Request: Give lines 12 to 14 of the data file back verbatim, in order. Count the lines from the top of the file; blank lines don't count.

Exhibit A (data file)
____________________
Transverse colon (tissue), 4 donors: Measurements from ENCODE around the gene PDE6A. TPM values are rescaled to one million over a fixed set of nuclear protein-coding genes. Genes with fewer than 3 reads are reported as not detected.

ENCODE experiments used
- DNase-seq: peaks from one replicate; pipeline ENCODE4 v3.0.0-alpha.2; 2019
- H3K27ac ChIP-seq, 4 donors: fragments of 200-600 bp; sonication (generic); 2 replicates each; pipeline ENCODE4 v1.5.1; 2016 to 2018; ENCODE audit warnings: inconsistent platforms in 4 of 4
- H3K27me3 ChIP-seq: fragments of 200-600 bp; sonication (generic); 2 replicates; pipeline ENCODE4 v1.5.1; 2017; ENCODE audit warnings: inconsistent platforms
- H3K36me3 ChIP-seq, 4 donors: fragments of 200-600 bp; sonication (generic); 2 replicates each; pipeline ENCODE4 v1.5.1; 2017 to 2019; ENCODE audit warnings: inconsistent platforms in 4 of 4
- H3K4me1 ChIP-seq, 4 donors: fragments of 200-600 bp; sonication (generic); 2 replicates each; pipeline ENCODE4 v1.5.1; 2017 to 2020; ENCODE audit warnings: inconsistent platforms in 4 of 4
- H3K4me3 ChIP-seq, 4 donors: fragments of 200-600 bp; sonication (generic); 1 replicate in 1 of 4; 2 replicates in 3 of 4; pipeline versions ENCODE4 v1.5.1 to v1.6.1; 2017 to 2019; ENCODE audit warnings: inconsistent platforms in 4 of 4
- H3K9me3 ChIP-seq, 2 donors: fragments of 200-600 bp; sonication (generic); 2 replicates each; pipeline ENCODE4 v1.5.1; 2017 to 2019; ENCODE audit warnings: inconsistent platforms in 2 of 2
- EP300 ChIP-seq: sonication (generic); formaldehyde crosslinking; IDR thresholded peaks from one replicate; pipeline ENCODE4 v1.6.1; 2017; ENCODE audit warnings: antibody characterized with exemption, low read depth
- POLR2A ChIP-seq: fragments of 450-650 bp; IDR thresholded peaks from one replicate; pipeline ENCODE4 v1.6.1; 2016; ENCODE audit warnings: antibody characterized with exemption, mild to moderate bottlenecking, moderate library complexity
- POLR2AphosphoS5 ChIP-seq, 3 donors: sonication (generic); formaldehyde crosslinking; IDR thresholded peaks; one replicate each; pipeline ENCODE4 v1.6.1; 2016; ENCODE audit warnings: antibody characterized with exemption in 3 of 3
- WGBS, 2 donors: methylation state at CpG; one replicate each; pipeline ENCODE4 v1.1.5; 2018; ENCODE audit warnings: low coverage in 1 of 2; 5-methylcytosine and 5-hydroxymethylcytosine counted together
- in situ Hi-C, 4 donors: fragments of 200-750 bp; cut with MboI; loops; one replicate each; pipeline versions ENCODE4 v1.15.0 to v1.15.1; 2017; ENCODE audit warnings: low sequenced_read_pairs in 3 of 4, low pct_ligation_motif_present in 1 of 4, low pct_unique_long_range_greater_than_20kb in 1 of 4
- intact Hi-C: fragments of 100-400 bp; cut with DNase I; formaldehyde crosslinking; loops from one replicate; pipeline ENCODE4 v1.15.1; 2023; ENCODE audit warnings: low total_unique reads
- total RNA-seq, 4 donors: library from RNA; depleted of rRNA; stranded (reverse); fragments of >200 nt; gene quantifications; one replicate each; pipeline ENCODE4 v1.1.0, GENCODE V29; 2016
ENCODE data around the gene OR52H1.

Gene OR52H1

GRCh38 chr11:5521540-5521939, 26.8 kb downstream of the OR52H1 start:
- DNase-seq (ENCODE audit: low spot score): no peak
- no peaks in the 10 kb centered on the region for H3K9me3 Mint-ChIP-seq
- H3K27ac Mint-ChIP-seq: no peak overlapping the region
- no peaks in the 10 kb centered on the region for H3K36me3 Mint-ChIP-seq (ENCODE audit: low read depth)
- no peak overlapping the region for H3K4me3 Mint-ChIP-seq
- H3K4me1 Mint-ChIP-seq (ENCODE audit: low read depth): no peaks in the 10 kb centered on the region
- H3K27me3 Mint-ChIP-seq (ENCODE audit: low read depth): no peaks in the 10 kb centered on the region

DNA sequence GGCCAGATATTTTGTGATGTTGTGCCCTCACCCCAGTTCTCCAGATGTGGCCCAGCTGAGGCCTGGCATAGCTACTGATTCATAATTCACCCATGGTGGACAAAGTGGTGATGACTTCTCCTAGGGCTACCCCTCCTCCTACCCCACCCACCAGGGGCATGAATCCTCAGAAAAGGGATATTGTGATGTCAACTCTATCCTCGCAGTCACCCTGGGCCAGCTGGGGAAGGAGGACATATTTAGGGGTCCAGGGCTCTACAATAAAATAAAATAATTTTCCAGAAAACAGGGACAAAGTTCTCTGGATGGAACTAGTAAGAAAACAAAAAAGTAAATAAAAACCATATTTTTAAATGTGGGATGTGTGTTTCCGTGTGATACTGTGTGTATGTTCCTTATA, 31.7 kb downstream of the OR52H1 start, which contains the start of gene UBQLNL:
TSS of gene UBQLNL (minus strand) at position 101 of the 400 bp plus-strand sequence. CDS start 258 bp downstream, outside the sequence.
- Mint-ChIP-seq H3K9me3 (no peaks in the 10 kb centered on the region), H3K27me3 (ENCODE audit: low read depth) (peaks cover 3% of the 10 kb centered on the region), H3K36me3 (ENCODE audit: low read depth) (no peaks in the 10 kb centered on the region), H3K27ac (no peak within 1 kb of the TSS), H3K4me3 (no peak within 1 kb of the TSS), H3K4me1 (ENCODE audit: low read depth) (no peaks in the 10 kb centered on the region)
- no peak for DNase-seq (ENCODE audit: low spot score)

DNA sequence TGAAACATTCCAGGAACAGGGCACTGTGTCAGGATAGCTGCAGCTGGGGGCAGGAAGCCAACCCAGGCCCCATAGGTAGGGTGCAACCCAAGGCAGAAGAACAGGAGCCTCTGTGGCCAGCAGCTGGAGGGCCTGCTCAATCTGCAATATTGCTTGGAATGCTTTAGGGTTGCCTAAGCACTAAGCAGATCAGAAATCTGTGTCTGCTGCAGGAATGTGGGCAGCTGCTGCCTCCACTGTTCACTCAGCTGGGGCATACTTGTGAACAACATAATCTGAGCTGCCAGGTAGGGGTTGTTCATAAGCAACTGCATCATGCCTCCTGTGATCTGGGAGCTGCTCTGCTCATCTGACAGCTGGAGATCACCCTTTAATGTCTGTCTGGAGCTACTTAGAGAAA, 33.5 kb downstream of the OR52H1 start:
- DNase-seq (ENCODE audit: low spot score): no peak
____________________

- POLR2AphosphoS5 ChIP-seq, 3 donors: sonication (generic); formaldehyde crosslinking; IDR thresholded peaks; one replicate each; pipeline ENCODE4 v1.6.1; 2016; ENCODE audit warnings: antibody characterized with exemption in 3 of 3
- WGBS, 2 donors: methylation state at CpG; one replicate each; pipeline ENCODE4 v1.1.5; 2018; ENCODE audit warnings: low coverage in 1 of 2; 5-methylcytosine and 5-hydroxymethylcytosine counted together
- in situ Hi-C, 4 donors: fragments of 200-750 bp; cut with MboI; loops; one replicate each; pipeline versions ENCODE4 v1.15.0 to v1.15.1; 2017; ENCODE audit warnings: low sequenced_read_pairs in 3 of 4, low pct_ligation_motif_present in 1 of 4, low pct_unique_long_range_greater_than_20kb in 1 of 4